promised tropical islands and blue lagoons, and I couldn't resist — I was headed for the Great Barrier Reef.
Cairns is a city on the Queensland coast which is the logistical and entrepreneurial base for much of the Reef tourism. From this place one may take day
trips out to the Reef and some of its islands. As a result, Cairns has all the charm of a frantic and unkempt travel agency. It seems to exist for the single
purpose of luring visitors off the street to sell them a "booze cruise," rent them a moped, teach them to scuba dive, take them deep-sea fishing or book
them on a four-wheel-drive safari. I took an instant dislike to Cairns with its perpetual low tide, $6 motels, bad food, "discount opals," poor service,
sleazy hostels, Japanese-language postcards, purple hotrods, vulgar T-shirts, tattooed girls and — well, have I said enough? Maybe I'm wrong about the
place; maybe it was just some undigested hunk of mud crab I ate, but that's the way it seemed to me.
The Great Barrier Reef itself is another matter. I took an Air Queensland daytrip up the coast from Cairns to Cooktown and thence to Lizard Island
offshore. The plane was a ten-passenger, high-wing, twin-engine Nomad which provided excellent views of the terrain and the sea below.
Cooktown is a sleepy little settlement where Captain Cook made his only landing on the Australian continent. There is a place to have breakfast, a small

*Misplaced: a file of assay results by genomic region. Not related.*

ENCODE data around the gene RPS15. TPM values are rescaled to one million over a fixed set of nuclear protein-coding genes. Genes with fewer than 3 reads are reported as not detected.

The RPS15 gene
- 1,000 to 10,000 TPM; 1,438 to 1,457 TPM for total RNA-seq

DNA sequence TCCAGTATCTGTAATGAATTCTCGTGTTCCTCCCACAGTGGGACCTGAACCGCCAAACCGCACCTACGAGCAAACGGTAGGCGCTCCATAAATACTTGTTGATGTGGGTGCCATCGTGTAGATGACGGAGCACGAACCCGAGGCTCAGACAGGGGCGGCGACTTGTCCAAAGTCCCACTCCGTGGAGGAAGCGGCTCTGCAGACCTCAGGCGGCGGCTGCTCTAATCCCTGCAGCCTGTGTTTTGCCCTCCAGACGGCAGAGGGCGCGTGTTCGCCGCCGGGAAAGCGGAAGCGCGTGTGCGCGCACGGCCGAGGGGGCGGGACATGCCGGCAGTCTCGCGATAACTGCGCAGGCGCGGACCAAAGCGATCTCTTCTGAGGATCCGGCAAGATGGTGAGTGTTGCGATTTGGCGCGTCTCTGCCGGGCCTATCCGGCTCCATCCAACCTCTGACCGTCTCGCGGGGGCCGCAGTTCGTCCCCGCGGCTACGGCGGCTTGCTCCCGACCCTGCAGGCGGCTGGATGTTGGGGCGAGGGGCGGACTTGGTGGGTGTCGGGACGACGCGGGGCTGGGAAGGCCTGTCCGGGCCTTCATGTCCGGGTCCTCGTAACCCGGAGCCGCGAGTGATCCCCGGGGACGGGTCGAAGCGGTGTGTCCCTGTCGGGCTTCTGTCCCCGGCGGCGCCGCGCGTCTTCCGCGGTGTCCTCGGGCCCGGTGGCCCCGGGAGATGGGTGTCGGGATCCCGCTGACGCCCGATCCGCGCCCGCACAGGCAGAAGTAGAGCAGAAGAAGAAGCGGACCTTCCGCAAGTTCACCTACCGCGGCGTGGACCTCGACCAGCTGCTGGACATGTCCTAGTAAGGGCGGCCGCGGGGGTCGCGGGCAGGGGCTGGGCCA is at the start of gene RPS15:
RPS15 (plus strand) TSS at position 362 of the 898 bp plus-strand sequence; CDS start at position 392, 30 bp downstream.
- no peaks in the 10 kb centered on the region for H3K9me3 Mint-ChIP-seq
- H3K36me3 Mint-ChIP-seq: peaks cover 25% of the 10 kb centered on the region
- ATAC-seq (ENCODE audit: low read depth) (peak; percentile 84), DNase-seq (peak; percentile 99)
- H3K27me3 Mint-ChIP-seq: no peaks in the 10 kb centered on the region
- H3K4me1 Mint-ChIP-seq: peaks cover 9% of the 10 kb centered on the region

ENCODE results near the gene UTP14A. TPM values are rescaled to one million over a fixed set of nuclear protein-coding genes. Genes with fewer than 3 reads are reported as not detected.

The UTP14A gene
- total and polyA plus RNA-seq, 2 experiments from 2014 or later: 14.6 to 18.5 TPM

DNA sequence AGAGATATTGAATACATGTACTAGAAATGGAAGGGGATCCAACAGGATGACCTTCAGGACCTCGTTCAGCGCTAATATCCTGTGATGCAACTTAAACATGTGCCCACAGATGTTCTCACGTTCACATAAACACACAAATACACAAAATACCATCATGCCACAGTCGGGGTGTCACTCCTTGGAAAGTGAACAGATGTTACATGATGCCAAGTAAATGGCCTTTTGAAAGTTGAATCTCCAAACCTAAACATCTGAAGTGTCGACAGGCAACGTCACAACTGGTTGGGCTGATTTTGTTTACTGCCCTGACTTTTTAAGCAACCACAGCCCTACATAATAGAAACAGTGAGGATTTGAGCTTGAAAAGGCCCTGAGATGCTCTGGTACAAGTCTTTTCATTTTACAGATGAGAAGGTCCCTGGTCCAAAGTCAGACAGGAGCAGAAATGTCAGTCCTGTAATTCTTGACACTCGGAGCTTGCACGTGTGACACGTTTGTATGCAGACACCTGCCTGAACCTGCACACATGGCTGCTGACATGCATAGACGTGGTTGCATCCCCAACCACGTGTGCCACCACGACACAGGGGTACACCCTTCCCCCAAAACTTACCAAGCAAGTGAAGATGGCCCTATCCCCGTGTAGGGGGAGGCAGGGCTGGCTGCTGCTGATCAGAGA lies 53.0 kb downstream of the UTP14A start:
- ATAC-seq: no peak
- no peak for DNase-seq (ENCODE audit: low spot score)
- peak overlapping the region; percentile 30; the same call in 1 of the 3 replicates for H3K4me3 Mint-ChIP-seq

museum where Cook's ship's anchor is preserved, a shop that sells seashells — and a wide, High-Noon main street.
On Lizard Island (where there are small lizards) lunch is served at a modest "resort." Afternoon activities include a 30-minute glass-bottom-boat "cruise"
and optional snorkeling (if you can find a matched pair of swimfins). There is one tennis court.
The best part of my Barrier Reef day was the last hour and a half, which was spent flying at 500 feet over a section of this 1300-mile phenomenon.
Sharks and giant sea turtles could be seen basking in the clear, shallow water below.
So much for the Rock and the Reef — what about the Opera House? Answer: it is magnificent, and Sydney is a beautiful city. Walking tours of the
historic Rocks area give visitors a sense of how Australia got started as a penal colony and then as a country nearly 200 years ago. A luncheon cruise on
the large and sparkly harbor takes tourists around a series of bays where red-tile-roof, Mediterranean-style suburbs come right to the water's edge.
Lunch at Doyle's 100-year-old seafood restaurant in Watson's Bay may well prove the best meal one will have in Australia — and if Proprietor Peter
Doyle happens by your table, you will be entertained by a salty gentleman who spent 11 years on a fishing boat and is frank to say, "My
great-grandfather was a convict and a crook. . . he poached a fish off some aristocrat's property back in the old country and they sent him to Australia in
chains. . . it was the greatest thing that ever happened to the Doyle family."
Oh, yes. If there is opera or symphony scheduled at the Sydney Opera House while you are there, by all means go. The program won't matter as much
as the feeling of exhilaration that comes from just being close to this magnificent structure. It is a good memory to take home from Down Under.